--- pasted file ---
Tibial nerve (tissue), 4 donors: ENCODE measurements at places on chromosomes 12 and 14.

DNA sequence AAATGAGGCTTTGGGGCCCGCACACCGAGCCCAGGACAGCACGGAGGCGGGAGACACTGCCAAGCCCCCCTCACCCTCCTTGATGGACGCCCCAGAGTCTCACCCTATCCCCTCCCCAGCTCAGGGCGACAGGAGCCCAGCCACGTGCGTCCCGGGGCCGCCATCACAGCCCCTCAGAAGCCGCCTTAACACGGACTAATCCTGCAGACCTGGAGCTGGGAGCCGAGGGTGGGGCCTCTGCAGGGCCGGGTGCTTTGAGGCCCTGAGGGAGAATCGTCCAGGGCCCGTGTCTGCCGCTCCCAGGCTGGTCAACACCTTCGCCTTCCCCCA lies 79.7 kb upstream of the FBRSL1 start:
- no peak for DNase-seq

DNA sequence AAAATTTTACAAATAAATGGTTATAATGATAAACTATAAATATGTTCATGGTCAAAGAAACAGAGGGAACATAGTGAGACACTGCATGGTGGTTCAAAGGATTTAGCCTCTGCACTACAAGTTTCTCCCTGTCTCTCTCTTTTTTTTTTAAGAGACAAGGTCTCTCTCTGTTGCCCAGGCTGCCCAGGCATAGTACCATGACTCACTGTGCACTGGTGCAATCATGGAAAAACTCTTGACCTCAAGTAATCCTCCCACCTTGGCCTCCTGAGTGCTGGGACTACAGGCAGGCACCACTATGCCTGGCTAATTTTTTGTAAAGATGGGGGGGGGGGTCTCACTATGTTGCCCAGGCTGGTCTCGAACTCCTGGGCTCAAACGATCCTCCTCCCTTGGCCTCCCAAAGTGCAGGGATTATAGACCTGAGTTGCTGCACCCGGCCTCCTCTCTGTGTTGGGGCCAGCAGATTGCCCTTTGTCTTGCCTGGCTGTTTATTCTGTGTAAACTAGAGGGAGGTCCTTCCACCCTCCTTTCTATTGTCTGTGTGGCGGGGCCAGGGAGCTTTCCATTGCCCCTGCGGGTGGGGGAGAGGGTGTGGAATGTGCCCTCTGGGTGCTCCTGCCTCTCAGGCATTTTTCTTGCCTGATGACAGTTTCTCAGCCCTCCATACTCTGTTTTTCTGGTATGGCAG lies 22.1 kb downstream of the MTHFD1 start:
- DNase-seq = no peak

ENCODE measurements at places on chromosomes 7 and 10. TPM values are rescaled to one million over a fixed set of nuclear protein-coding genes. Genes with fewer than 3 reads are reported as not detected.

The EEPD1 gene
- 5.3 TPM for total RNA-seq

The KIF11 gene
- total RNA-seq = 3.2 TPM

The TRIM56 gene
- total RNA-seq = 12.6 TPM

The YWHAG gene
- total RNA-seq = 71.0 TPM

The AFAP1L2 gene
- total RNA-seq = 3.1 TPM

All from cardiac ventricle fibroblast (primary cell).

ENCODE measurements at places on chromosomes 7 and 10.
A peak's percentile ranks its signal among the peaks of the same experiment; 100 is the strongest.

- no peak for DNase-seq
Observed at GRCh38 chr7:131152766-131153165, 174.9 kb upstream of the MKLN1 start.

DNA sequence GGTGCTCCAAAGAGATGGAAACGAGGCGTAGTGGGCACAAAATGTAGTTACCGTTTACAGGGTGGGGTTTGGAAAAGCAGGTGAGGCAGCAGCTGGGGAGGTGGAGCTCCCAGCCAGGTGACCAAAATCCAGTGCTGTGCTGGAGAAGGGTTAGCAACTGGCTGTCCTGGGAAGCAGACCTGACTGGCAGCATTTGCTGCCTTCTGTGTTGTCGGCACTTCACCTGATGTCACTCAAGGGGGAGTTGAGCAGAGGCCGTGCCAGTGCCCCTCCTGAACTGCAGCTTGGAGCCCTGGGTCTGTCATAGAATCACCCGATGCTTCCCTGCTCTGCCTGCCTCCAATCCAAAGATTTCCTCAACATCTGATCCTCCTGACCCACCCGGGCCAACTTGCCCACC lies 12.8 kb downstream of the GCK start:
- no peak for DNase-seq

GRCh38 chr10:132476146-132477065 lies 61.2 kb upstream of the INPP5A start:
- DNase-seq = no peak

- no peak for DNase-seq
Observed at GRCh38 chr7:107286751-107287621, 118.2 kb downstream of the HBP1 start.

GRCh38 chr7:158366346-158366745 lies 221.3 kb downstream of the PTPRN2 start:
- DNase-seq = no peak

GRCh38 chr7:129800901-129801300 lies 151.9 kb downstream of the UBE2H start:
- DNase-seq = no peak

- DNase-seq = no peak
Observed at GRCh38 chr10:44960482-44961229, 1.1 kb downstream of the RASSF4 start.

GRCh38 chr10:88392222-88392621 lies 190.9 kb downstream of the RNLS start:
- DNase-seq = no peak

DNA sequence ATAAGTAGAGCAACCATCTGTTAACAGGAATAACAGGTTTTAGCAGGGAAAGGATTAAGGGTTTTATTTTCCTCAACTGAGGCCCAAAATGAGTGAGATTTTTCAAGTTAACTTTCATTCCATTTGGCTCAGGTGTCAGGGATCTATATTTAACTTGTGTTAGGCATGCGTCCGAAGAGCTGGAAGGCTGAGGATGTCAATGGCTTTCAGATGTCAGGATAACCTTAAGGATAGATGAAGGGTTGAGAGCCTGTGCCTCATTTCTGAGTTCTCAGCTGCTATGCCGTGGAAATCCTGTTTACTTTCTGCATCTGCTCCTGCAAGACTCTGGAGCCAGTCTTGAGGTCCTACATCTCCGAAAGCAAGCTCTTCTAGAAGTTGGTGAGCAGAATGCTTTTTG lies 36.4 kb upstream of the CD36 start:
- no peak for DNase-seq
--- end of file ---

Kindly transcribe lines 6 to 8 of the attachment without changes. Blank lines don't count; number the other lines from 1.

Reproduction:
ENCODE measurements at places on chromosomes 7 and 10. TPM values are rescaled to one million over a fixed set of nuclear protein-coding genes. Genes with fewer than 3 reads are reported as not detected.

The EEPD1 gene
- 5.3 TPM for total RNA-seq